Original thinking and intellectual honesty are central to a college education. Research projects require the ongoing use of existing works, but students must conduct themselves with proper regard for the rights of others and of the college, in a context of mutual respect, integrity and reason. Activities such as plagiarism and cheating are not acceptable and will not be condoned by the college. Students involved in such activities are subject to serious disciplinary action.
The following are presented as examples of academic dishonesty:
- Misrepresenting academic work done by someone else as one’s own efforts, with or without permission of the person.
- Providing or using prohibited assistance in assignments and examinations.
- Unauthorized communication in any manner with other students during an examination; collaboration in the preparation of reports or take-home examinations; copying, giving aid or failing to follow the faculty member’s instructions.
- Tampering with or falsifying official college records.
- Infringing upon the right of other students to fair and equal access to college library materials and comparable academic resources.
- Falsification of data collected for and presented as part of course requirements.
- Presenting as one’s own ideas, another person’s work or words without proper acknowledgement.
There may be other instances of academic dishonesty, which will be identified by a faculty member. Academic dishonesty is not tolerated at Lakes Region CC . There is the expectation that coursework will be done honestly, whether in lab projects, on examinations, or for term papers. The individual faculty member will make the initial response to an occurrence of academic dishonesty. The instructor should discuss the matter with the student, and should include what happened to cause the instructor to think cheating had taken place. The instructor should be specific: cheating was seen first-hand, cheating was reported by another student, work handed in was of much higher quality than usual, etc. Judicial Procedural levels in the Student Handbook outline consequences and procedures.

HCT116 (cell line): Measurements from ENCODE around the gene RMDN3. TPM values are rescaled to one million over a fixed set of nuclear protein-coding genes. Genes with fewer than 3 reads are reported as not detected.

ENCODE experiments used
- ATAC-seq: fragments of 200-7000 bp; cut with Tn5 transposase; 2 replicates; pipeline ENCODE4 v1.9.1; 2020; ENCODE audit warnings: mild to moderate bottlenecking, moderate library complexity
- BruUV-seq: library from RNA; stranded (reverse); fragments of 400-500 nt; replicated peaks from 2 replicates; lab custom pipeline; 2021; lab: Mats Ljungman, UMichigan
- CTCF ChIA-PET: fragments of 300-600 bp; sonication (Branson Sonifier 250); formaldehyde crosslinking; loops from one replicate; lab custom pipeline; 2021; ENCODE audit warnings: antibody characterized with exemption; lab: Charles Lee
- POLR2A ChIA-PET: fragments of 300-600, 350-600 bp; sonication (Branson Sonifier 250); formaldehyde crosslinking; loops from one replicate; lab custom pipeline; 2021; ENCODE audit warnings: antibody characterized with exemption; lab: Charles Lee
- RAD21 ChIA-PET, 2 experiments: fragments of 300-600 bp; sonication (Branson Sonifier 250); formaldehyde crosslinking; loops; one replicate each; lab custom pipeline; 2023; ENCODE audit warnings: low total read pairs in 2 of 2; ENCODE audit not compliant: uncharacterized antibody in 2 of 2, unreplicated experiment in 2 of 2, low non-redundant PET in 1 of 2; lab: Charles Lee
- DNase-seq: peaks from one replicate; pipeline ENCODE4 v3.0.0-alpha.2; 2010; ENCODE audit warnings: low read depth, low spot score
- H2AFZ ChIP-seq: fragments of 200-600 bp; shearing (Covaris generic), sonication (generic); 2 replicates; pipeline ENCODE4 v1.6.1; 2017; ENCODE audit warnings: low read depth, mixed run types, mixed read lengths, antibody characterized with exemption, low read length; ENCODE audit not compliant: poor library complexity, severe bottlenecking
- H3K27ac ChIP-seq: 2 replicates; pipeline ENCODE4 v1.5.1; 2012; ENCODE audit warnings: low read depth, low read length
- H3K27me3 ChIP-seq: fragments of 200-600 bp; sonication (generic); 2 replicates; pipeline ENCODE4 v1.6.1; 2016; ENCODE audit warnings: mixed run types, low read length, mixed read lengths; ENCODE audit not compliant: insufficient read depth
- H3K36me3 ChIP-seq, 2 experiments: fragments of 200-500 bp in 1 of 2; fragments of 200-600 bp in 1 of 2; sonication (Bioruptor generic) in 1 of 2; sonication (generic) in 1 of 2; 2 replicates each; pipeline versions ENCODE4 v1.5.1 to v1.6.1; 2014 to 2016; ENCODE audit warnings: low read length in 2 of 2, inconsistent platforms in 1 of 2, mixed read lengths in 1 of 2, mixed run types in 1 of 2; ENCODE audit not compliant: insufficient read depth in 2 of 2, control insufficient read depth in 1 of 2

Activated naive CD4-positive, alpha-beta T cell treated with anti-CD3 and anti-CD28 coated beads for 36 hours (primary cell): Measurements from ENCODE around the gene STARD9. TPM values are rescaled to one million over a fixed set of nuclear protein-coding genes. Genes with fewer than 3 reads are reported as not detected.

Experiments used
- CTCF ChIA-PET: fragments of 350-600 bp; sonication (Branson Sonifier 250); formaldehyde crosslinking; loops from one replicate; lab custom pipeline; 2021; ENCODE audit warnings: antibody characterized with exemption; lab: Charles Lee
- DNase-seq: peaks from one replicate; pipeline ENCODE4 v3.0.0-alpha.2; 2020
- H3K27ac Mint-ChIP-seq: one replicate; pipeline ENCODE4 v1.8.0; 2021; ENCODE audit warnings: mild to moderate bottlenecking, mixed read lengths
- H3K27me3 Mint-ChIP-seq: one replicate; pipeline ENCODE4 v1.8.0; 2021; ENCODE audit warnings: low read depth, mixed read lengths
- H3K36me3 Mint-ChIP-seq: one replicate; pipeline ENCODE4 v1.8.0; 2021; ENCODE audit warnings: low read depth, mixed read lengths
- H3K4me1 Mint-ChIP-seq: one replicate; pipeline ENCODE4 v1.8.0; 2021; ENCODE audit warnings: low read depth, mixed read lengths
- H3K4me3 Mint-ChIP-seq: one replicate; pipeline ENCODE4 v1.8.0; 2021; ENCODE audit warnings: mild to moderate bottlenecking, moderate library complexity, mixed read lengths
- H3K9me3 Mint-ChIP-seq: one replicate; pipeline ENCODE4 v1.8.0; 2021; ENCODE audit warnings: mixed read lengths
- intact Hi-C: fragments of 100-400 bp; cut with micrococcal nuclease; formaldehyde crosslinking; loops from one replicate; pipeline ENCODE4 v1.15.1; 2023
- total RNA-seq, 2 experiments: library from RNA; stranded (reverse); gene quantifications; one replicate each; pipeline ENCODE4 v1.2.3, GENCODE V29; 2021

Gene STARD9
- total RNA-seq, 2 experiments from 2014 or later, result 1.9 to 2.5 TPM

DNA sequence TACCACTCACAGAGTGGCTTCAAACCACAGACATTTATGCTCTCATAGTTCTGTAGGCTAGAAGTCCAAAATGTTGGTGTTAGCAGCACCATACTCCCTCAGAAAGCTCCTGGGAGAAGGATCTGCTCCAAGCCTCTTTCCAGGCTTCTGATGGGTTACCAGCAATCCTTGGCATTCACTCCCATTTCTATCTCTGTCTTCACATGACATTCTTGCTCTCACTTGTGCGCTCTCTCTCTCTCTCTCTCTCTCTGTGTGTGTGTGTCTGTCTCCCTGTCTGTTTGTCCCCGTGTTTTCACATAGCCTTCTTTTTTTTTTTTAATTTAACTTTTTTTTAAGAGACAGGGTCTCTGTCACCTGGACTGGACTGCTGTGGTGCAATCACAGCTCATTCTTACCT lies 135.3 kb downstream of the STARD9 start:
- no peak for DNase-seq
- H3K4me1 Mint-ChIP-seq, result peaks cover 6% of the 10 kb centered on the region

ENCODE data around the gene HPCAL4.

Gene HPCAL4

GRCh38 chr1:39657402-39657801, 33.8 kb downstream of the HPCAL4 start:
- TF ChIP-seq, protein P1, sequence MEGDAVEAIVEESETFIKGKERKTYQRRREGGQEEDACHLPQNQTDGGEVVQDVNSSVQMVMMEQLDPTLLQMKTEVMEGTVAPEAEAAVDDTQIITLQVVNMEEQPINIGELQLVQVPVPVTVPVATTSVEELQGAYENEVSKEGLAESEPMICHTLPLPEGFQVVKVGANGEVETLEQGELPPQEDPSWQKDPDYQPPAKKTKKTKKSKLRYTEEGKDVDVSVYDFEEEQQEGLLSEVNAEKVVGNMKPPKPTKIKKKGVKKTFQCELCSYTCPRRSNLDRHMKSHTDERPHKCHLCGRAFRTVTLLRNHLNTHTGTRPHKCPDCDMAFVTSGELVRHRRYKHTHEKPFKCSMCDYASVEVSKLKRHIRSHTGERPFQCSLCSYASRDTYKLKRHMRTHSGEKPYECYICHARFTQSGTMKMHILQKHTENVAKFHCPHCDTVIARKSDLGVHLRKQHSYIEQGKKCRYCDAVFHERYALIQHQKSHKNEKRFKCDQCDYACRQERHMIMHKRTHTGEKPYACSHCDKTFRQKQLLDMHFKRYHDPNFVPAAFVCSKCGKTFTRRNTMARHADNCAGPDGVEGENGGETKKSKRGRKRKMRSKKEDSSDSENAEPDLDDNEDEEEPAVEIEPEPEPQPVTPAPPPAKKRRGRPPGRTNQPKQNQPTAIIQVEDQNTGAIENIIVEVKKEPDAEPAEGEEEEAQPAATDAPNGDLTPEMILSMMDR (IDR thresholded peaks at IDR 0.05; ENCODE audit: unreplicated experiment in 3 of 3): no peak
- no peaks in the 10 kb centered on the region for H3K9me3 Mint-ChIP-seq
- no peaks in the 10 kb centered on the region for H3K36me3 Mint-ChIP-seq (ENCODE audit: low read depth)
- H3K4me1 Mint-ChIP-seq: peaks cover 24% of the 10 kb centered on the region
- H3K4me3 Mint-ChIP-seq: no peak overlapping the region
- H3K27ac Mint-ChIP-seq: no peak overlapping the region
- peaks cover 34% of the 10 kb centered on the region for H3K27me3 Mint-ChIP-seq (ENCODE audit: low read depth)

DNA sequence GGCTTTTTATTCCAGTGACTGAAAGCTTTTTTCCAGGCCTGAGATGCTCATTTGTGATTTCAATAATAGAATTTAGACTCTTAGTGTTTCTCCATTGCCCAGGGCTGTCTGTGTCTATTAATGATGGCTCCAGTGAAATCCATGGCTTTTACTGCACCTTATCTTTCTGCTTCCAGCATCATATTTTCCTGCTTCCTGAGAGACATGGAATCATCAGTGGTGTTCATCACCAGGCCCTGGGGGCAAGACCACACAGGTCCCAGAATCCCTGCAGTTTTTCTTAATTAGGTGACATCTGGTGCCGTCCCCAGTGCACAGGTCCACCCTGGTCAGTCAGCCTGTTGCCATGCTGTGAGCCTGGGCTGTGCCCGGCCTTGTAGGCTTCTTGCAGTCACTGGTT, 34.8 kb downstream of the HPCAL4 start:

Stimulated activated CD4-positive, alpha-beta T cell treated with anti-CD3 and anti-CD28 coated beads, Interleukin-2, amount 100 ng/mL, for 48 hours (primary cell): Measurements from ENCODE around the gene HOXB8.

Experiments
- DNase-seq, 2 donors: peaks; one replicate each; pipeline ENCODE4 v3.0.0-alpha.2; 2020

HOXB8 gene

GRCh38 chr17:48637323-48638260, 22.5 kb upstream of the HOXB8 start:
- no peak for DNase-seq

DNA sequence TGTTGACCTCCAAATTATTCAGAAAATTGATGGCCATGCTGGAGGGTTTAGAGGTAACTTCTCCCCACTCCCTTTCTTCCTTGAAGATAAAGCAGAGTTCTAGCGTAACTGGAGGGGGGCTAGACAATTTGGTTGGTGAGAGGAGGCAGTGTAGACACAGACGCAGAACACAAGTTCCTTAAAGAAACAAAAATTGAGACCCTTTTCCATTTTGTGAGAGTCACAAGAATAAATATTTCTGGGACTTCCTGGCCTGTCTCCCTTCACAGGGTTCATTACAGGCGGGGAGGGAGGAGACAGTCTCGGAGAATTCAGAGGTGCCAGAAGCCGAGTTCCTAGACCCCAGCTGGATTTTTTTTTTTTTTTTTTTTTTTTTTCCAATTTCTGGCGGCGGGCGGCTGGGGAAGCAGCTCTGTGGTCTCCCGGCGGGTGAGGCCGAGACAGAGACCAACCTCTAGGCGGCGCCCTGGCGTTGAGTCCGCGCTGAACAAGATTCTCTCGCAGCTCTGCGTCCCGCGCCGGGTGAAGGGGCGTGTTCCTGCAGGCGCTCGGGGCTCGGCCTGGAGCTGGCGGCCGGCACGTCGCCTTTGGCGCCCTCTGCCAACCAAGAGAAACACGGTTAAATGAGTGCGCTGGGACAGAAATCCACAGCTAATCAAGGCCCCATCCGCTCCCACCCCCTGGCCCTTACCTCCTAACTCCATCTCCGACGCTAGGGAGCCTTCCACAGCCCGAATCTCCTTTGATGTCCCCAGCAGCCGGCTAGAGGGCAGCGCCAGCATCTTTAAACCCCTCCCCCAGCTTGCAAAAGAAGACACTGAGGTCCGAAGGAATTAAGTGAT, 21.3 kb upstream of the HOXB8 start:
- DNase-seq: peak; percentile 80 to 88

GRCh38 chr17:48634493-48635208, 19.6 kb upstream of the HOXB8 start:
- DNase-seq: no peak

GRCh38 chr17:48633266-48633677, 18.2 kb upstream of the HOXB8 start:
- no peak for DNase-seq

Students whose academic performance warrants recommendation and recognition will receive academic honors.
The President's List recognizes students enrolled in a degree or professional certificate program carrying a minimum of 12 semester hours and earning a grade point average of 3.75 or higher.
The Vice President's List recognizes students enrolled in a degree or professional certificate program carrying a minimum of 12 semester hours and earning a grade point average of 3.3 to 3.74.
At the graduation ceremony, the student with the highest cumulative grade point average in an Associate Degree program receives recognition as the class valedictorian. The student must complete a minimum of 64 credits at this college, exclusive of transfer credits and waivers. Competition for this award has traditionally been very strong, with students winning by fractions of a point.
National Honor Society
The College is affiliated with Phi Theta Kappa, the National Honor Society for two-year colleges. Students with a cumulative grade point average of 3.5, degree matriculation status, and a minimum completion of 12 credits may be inducted into the honor society.
Under the Audit Policy, students may enroll in courses which provide an opportunity to assess their ability to do college work, explore a discipline of interest, refresh prior learning, or supplement existing knowledge. Typically, a student attends lectures, seminars and/or labs but does not complete graded assignments (unless agreed upon with the instructor). When enrolled as an audit, the student will not be given a final grade, nor will credit towards graduation be given for the course (the academic transcript will reflect an AU for the course).
Student must pay the full tuition for the course. Financial Aid does not cover costs for an audited course.
Not all courses can be taken for audit, and entry into a course as an auditing student is by permission of the instructor. A student must complete a registration as an audit during the first week of classes. Once admitted as an audit, the student may not change to credit status after the designated add period; likewise, a student registered for credit may not change to audit status after the designated add period.
The Vice President of Academic Affairs may make exceptions to the above.
Students must successfully complete a prerequisite course before enrolling in the next course. The course description section of the college catalog notes prerequisites. A failing grade in a prerequisite will prevent a student from taking the next course. Students may use courses from other colleges to meet prerequisites. The department chair or academic vice president determines transfer credit. See the section on Transfer Credit for further information.
Some courses have a co-requisite course requirement, which means that the course must be taken simultaneously with another course. A co-requisite may be satisfied if taken in a prior semester. Students should review all co-requisite requirements with their advisor.